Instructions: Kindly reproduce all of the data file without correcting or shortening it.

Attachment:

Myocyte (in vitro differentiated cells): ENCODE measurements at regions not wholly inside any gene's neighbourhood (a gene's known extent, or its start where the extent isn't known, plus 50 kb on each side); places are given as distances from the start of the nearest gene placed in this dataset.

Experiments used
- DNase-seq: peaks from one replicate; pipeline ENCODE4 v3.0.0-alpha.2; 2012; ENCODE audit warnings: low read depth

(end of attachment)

Myocyte (in vitro differentiated cells): ENCODE measurements at regions not wholly inside any gene's neighbourhood (a gene's known extent, or its start where the extent isn't known, plus 50 kb on each side); places are given as distances from the start of the nearest gene placed in this dataset.

Experiments used
- DNase-seq: peaks from one replicate; pipeline ENCODE4 v3.0.0-alpha.2; 2012; ENCODE audit warnings: low read depth